Around the turn of the century, Namco took Tekken 3, one of its most popular games, and updated it with tag-team play in a "dream match" setting that included all of the characters in the series to date. Tekken Tag Tournament went on to become one of the most beloved entries in the Tekken series, and a decade later, we finally have Tekken Tag Tournament 2, whichlives up to the reputation of its predecessor — with a few minor caveats.
Just like the first game, TTT2 enhances the formula set about by recent Tekken games by speeding up the action, building on what came before, and including a roster of nearly all characters from Tekken's storied history, including some not present in the arcade version of the game. In addition, characters can fight in one-on-one, two-on-two or even two-on-one matches over a plethora of modes that take into account today's fighting game culture and feature sets. The attractions found in the offline modes menu include the ability to play the original arcade version of the game, as well as the old mainstays of Survival mode, Team Battle, Time Attack and a fairly in-depth Training mode, which allows players to set up any fighting situation to practice. Also in the mix is the ability to play the game co-op with Pair Play and to fight experienced player AI in Ghost Battle; both of these are useful for enhancing player skills.
Taking a cue from the Soul Calibur series and big brother Tekken 6, fighter appearances can be customized via a special dedicated mode. Outfits, hair pieces and even special effects are there for application to your favorite characters. It's not as deep as Soul Calibur V, where you could move and manipulate a seemingly endless number of parts to your liking and create whoever you wanted, but it's quite serviceable and versatile. Customization further extends to a soundtrack that is already great, but it can be further enhanced with your MP3 files for every event in the game via the Tekken Tunes mode. For PS3 users, this means no envy over the Xbox 360's custom soundtracks feature.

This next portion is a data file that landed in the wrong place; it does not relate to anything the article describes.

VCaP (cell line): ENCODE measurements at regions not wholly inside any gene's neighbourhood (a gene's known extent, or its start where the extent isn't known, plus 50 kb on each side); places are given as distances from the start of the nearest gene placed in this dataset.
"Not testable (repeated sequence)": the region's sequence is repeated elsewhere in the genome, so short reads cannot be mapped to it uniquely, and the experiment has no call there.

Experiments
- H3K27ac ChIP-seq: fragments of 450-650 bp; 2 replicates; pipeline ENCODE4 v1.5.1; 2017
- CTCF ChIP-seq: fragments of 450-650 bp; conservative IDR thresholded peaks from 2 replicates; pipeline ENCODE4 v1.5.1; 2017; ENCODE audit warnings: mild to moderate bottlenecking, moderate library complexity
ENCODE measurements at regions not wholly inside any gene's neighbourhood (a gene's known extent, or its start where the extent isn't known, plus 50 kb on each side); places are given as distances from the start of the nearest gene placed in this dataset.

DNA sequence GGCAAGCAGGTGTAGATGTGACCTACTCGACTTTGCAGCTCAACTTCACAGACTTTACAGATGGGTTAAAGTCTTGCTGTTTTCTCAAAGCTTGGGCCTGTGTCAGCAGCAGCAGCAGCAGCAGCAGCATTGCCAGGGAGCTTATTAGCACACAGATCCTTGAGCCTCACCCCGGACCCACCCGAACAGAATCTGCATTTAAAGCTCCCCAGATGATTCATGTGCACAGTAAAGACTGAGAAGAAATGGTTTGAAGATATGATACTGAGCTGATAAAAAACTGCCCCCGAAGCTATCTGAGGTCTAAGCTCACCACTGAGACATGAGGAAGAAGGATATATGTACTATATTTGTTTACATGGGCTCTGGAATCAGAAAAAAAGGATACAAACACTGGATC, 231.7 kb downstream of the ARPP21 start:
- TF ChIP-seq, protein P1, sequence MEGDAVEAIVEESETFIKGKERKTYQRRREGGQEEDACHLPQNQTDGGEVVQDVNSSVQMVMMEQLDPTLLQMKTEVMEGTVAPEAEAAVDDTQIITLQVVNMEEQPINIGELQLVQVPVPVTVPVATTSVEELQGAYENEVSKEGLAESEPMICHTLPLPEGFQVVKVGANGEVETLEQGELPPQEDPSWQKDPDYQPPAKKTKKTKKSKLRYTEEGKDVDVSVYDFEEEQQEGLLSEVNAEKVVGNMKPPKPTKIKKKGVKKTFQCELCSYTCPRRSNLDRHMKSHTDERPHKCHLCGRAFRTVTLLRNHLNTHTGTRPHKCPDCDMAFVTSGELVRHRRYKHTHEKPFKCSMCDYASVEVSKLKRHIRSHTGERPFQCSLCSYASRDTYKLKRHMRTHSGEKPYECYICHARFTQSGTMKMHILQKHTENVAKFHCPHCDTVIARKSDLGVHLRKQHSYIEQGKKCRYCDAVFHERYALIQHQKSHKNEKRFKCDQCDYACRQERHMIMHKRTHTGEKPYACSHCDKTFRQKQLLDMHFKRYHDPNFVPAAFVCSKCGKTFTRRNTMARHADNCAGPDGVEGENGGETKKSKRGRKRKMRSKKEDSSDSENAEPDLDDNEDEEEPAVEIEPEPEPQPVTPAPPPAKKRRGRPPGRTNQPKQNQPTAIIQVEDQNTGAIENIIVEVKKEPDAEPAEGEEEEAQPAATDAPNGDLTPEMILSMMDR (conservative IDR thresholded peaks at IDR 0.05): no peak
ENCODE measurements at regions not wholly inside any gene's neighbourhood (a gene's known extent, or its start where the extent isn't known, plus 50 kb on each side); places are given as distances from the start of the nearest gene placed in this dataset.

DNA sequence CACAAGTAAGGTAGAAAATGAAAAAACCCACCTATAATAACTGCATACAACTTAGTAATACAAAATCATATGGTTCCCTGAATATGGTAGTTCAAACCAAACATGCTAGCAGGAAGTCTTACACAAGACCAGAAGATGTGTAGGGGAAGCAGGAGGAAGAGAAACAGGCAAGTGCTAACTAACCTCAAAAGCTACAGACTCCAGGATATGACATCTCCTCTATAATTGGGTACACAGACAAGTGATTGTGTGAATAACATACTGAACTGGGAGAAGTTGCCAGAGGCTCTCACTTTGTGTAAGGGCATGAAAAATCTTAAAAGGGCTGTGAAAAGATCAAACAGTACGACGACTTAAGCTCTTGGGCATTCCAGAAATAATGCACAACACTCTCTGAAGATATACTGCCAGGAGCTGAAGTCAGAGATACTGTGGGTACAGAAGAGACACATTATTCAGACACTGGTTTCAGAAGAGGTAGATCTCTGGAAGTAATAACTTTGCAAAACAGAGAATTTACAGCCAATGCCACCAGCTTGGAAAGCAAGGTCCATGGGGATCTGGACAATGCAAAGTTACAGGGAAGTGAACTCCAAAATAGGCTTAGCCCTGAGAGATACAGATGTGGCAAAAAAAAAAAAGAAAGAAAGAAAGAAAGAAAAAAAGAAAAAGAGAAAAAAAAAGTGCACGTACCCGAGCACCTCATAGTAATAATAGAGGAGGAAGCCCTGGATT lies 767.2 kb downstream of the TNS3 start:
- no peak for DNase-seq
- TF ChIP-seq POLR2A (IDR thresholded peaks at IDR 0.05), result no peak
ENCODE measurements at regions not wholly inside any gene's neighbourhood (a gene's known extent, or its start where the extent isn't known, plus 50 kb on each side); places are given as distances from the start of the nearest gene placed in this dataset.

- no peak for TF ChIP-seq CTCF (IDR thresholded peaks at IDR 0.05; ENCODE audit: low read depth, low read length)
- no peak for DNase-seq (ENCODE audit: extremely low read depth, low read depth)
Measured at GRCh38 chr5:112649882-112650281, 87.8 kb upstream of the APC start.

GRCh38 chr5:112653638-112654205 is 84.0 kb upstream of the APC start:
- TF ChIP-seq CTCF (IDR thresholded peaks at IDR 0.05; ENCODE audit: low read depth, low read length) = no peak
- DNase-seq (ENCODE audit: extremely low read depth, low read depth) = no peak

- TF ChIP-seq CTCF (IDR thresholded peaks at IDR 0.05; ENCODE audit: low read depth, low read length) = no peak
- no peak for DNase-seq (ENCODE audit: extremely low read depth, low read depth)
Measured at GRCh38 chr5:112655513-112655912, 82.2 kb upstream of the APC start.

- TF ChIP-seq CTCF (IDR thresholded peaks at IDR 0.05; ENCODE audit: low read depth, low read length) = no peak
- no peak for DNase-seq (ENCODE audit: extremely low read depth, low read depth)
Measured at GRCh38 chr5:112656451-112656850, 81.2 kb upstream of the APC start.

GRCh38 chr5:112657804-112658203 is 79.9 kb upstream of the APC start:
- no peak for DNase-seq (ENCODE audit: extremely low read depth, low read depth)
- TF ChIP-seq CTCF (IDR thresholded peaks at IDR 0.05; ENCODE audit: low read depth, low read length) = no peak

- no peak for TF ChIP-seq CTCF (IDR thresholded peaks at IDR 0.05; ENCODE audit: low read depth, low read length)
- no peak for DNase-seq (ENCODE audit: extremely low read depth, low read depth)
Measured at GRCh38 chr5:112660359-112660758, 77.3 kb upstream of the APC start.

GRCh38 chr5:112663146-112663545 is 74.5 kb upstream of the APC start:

There are a few flaws with the presentation and overall package. For one thing, online play is locked behind an online pass, forcing all people who wish to try the online functionality to buy a new copy; they can't even borrow a disc from a friend. It's a fundamentally anticonsumer practice that will always cause a game to lose points with me if it's included. Also, for a game that requires a mandatory hard drive installation (7.5 GB worth!), it's a shame to see it not put to better use. Load times abound, from pre-match proceedings to the Customization shop being a total slog, and Team matches and replays are constantly interrupted. It fiercely bogs down the experience. The deficiencies extend to the graphics, which look easily worthy of the hardware in normal camera view but will shift to either pixelated background elements or pixelated fighters when the cinematic camera comes into play during special moves — and in this game, that happens a lot.
However, in the end, it all comes down to how it plays, and how well the fighting holds up in today's post-fighting-game-comeback landscape. Fortunately, the fighting is everything you've come to expect from a Tekken game. If you're unfamiliar with how the fighting works, in its most boiled-down state, it involves two fighters striking each other using a set of four buttons mapped to each fighter's limbs. It's a simple yet deep combat system that's worked well for the series, and over the years, feature after feature has been added for versatility. Unfortunately, this is also where we hit the game's potentially biggest snag.